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Study Suggests Sitting Less Can Extend Life

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What’s the best seat in the house? It may be whichever one you use the least. New research suggests that cutting daily sitting time to less than three hours might extend your life by two years.

Humans were designed to move. But modern lifestyles and office jobs rarely prompt us to roam around. Quite the opposite, says Peter Katzmarzyk, an epidemiologist at the University of Louisiana.

"Sitting is ubiquitous in our lives today. You know, we sit while we’re eating, we sit in the car, we sit while we watch TV. And many of sit for many hours at work. So on average, Americans report they sit between four and a half to five hour a day," Katzmarzyk said.

And, he says, those chair-centered days matter to our health, just like exercise.

"We can’t throw away physical activity. It’s extremely important. We have 60 years of research showing us that. But sedentary behavior is also important… Even if you exercise for 30 minutes a day. What goes on in the other 23 and a half hours a day is also very important," Katzmarzyk said.

Katzmarzyk and his colleagues are part of new generation of researchers trying to discover how sitting all day affects our lifespans.

"This is a relatively new area of study… Studies that have assessed the relationship between sitting and mortality or television viewing and mortality are very rare. There’s only been a few of them, actually five or six now, in the last four or five years," said Katzmarzyk.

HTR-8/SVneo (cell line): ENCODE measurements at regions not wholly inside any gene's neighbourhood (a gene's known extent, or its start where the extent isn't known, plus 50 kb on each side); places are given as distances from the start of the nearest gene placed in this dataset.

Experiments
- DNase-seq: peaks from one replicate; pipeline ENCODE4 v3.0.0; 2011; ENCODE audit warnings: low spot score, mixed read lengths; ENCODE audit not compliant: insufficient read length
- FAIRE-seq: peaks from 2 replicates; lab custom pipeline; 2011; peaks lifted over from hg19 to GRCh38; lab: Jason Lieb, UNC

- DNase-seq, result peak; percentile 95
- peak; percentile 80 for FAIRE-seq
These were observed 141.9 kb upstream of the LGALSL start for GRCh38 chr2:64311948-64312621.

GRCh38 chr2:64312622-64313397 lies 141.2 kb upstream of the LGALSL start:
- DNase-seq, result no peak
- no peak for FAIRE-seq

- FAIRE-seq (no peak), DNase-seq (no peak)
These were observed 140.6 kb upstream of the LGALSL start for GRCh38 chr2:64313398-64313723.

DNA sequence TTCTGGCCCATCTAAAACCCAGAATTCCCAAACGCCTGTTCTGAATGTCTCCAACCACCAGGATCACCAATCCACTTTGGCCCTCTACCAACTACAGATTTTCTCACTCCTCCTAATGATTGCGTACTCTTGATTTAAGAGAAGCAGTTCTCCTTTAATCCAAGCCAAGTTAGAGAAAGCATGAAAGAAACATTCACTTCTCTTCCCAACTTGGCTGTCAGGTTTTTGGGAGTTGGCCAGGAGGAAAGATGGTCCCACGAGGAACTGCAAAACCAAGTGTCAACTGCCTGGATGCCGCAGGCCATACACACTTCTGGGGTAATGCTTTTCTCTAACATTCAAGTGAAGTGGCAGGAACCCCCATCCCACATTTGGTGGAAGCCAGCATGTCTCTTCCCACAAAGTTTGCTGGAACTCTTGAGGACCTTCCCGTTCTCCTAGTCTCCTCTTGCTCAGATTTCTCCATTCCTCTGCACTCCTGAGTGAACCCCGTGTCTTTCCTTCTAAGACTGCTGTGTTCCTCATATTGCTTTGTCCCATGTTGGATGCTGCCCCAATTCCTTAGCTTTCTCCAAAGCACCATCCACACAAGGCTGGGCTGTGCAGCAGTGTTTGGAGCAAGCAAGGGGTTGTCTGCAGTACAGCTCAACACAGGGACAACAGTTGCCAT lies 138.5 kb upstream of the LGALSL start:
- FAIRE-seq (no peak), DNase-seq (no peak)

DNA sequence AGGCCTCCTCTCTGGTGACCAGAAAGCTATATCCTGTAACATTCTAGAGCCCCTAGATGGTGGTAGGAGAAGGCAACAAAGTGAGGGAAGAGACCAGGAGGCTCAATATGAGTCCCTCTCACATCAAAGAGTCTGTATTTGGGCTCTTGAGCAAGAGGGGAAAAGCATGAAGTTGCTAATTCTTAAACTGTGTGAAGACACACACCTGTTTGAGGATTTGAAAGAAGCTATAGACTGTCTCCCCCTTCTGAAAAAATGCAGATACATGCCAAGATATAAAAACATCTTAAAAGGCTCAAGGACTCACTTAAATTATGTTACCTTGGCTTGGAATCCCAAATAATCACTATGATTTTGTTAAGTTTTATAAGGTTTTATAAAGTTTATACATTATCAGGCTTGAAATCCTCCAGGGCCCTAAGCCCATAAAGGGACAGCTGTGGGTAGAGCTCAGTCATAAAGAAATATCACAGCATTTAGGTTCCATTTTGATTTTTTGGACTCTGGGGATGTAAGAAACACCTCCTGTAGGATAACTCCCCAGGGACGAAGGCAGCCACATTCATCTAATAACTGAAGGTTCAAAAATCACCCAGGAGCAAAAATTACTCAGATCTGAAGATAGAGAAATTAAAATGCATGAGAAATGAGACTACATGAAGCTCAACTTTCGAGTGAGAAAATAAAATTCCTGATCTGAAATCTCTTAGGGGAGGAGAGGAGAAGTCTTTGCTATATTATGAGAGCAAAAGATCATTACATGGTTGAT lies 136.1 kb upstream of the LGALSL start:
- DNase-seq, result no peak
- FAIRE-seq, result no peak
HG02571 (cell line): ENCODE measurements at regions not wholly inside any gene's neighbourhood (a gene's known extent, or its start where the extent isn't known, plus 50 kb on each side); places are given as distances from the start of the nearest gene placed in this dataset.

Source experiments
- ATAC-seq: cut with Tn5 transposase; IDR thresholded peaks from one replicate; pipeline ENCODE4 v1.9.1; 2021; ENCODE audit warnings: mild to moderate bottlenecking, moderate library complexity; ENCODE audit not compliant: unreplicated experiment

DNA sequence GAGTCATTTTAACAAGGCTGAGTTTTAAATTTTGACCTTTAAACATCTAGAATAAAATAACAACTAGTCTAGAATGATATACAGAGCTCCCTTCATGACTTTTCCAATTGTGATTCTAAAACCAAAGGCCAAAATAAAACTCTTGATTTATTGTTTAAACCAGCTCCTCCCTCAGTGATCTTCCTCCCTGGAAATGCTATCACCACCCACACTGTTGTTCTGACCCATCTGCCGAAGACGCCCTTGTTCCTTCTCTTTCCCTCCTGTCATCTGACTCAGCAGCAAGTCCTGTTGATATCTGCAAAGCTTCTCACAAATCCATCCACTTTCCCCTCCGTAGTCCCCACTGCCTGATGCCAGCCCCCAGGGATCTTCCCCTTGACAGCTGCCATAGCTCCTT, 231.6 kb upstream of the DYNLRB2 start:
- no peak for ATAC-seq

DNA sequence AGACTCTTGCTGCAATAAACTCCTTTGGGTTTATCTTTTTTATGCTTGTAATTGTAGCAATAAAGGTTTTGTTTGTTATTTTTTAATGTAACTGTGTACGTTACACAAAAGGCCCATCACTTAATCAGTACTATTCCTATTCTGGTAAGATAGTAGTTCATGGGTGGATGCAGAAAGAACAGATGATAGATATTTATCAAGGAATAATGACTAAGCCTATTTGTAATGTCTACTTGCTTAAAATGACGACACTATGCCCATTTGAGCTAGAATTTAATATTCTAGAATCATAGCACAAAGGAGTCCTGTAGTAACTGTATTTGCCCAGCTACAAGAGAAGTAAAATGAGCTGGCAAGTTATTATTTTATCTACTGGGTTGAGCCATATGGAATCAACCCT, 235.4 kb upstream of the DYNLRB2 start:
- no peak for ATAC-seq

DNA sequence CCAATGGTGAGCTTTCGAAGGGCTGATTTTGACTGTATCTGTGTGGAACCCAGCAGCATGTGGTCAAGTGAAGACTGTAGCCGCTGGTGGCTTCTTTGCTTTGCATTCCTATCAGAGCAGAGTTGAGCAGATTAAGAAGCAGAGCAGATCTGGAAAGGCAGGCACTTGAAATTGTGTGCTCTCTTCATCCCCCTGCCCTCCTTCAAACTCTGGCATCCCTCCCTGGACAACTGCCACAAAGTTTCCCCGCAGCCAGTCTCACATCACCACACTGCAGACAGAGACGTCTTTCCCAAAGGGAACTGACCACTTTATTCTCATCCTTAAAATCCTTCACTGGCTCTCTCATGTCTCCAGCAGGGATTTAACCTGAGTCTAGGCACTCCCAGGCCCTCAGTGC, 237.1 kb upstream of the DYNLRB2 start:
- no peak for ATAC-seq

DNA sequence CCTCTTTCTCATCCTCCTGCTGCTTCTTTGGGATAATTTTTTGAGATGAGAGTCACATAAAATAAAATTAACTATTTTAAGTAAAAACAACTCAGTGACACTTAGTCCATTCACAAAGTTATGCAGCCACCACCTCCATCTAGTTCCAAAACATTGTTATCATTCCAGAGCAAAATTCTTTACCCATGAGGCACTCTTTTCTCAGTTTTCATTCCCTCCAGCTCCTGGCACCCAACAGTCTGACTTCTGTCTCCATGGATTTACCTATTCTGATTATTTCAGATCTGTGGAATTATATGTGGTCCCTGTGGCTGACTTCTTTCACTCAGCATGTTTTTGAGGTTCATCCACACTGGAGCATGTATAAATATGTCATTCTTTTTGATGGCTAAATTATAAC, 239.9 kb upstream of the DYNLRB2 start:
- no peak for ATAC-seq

Karzmarzyk and his colleagues pooled data from these studies, which involved almost 167,000 adults. Then they turned to a government-run survey of Americans to find out exactly how much time people spend sitting and watching TV.

Not only did the team find that U.S. citizens could live longer by sitting less, they found that cutting TV-time to less than two hours a day could add an extra 1.4 years to their lives.

People who’ve spent half their waking lives sitting down might well ask, “Is it ever too late to make a change?”

"That’s a good question. Physical activity data would say “No. It’s never too late.”  Physical activity is good for you at every age. We don’t know that yet about sitting. But one might assume it to be similar," Katzmarzyk said.

Change is already afoot in some offices, especially when it comes to desk designs.

"That’s one of the strategies that many companies are using now. They may have got five standing desks for their employees or a treadmill desk. I’ve heard of other companies where they may not have a desk for every person. But they’ll have a bank of these desks where people can go for an hour a day and answer their emails or talk on the phone," Katzmarzyk said.

Katzmarzyk says simply studying this problem has inspired his team to make a few changes in their own lives.

"As a university professor, you know, it is a very sedentary occupation. We’re chained to a desk in terms of writing papers and doing research. We really try to limit the amount of time we spend doing that, said Katzmarzyk.

Katzmarzyk and his team recommend a few simple changes:  frequently getting up from your desk, taking walks at lunch time, and instead of e-mailing colleagues,  walking over to their offices and talking face-to-face - all activities that can be enjoyable as well as life-extending.  Research on the benefits of reduced daily sitting time is published in the online journal, BMJ Open.

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